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The pattern when I hit my stride.

 

fullloom
FULL LOOM! And a coffee table full of craft supplies.

 

weavingdone
BOOM! A pair of leg wraps at 3 yards each, about 2.5″ wide.

 

PROJECT TWO:  SHINY THINGS.

Oh yeah, see that coronet on the table? I made that too. Norman Husband challenged me to make a coronet with him out playing Navy. Him not around left with me NO METALWORKING SUPPLIES. So, I had to play, and go buy a new beading pliers set. And JB Weld. I could NOT have done this without clear 2-part epoxy. G-S Hypo Cement did not cut it except for gluing the band itself together and the cabochons onto the settings. It did not hold the settings onto the band. I’m still not 100% finished with it, when I am I’ll post finished pics.

coronet1
I set up a “coronet bar” on my kitchen counter, because it’s high enough for me to not hunch, and I have great lighting. Findings are just some vintage brass lamp banding and shiny bits from Fire Mountain. Stones are real carnelian and onyx, and pearls. Lots and lots of freshwater pearls. Not only very period, but also my heraldic colors.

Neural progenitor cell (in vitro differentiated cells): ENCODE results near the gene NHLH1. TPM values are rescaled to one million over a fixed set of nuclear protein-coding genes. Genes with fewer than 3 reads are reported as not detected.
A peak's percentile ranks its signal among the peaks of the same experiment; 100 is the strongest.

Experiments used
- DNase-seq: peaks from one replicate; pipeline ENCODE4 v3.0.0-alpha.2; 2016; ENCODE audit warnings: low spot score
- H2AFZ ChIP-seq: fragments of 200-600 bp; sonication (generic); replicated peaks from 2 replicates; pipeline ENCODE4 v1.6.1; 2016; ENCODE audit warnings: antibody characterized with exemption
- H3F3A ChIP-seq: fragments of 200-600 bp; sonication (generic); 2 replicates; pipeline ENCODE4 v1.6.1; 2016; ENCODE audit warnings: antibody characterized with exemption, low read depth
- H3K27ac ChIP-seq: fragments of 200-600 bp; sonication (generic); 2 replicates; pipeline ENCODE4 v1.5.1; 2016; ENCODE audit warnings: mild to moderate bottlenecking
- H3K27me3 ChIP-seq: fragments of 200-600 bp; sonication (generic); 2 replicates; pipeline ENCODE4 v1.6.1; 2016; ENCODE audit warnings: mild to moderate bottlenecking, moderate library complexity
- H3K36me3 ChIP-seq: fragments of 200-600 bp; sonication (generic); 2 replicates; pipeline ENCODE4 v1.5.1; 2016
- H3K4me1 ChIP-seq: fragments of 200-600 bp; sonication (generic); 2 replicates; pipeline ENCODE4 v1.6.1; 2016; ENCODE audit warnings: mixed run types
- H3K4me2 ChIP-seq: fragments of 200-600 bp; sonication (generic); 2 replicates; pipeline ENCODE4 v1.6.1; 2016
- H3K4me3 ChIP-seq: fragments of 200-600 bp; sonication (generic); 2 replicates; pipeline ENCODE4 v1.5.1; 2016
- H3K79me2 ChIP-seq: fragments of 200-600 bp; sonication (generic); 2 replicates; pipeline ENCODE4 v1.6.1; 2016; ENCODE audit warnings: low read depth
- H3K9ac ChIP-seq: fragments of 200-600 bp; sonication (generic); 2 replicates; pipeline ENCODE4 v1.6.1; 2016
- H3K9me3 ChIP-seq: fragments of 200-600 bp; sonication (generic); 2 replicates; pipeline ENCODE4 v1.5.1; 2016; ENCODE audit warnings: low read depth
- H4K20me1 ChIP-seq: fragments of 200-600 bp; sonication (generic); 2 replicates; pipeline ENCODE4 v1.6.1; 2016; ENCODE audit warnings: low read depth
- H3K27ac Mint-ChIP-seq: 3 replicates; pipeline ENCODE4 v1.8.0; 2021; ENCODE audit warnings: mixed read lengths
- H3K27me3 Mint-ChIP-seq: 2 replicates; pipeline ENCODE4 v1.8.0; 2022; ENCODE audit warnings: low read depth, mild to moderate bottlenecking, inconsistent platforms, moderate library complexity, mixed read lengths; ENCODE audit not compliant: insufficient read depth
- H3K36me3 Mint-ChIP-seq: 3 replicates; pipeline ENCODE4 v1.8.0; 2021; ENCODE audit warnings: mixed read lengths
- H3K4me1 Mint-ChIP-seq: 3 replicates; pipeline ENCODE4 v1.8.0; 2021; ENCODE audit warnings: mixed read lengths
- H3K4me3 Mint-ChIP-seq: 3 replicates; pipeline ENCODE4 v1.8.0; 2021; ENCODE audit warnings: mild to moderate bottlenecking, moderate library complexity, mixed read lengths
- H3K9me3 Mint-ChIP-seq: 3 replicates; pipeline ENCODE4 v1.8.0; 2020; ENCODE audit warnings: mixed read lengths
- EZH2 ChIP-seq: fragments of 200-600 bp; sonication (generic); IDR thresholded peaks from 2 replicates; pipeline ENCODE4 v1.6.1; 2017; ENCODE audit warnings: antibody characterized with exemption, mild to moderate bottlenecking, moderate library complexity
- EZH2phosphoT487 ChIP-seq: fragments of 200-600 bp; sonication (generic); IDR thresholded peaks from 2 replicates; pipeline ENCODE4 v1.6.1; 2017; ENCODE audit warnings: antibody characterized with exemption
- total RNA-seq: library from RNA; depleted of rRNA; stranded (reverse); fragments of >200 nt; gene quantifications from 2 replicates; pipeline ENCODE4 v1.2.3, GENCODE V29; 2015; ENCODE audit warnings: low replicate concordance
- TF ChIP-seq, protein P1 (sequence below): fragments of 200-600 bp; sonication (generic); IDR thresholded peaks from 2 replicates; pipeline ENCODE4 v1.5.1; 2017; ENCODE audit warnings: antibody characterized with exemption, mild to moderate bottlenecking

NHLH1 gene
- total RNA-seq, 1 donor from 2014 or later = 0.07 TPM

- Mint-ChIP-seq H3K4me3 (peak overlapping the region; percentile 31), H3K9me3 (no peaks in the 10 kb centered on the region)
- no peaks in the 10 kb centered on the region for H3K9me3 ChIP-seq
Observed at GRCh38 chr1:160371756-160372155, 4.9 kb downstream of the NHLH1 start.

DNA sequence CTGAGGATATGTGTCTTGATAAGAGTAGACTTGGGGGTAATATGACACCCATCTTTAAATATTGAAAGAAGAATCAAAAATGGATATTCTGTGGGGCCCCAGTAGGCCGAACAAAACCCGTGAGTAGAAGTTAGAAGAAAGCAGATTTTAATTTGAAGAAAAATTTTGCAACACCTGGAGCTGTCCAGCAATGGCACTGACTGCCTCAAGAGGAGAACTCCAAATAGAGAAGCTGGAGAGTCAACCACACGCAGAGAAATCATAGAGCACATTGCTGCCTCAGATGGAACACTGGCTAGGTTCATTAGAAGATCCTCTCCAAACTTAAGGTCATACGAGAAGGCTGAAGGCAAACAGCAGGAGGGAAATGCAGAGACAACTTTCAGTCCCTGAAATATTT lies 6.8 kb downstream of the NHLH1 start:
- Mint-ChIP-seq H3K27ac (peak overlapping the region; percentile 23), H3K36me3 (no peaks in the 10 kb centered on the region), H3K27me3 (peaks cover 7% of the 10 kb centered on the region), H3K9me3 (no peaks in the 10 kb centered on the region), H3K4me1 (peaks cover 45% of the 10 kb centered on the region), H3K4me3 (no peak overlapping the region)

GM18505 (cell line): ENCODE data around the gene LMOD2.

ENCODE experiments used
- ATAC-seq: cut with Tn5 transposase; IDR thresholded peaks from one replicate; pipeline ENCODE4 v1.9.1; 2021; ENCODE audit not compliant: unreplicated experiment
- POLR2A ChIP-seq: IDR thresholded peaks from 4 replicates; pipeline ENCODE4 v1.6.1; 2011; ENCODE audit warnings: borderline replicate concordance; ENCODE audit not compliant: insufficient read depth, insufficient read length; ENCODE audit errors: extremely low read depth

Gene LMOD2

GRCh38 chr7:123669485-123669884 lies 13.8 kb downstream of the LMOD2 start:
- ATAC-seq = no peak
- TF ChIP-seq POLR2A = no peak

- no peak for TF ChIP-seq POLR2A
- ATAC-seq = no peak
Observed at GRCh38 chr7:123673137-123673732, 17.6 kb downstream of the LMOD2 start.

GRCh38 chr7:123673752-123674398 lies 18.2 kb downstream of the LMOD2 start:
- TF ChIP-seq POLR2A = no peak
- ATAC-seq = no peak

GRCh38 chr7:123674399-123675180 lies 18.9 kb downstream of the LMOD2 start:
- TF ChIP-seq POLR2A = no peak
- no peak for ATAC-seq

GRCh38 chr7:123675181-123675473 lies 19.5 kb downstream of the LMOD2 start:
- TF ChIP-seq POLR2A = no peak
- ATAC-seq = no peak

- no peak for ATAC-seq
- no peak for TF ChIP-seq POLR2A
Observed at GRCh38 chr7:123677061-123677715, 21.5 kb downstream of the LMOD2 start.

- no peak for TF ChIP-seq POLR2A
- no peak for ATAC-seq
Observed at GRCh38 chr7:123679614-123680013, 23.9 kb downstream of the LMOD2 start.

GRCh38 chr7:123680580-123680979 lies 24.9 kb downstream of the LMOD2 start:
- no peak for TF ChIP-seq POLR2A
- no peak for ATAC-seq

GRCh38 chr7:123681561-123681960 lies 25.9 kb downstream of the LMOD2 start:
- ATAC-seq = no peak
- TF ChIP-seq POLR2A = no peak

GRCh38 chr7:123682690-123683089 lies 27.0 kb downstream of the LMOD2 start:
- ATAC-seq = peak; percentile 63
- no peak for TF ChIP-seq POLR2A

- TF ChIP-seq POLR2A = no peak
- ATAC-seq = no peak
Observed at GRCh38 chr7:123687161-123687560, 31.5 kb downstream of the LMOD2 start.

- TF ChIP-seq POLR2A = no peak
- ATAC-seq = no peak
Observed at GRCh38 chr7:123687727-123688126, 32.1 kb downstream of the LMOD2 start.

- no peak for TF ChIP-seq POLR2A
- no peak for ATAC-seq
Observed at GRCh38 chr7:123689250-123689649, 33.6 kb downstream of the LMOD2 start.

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Epoxying the cabs on the band.

 

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It didn’t look so bad the way it was, but you know, Byzantine…

 

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Lotsa Byzantine. I’m just attaching the pearls by weaving wire through openings in the brass.

 

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I marathoned the original Star Wars Trilogy while I worked on this. It gives you an idea of how long it took. Here it is almost done with some Darth Vader.

 

coronetdone
Here it is on my head. I think the top pearls make it look too Western (boo hiss), so I’m going to cut them off, and replace them with round pearls. I could have gone WAY OVER THE TOP with this, and wanted to, but I was talked out of it, and I’m glad.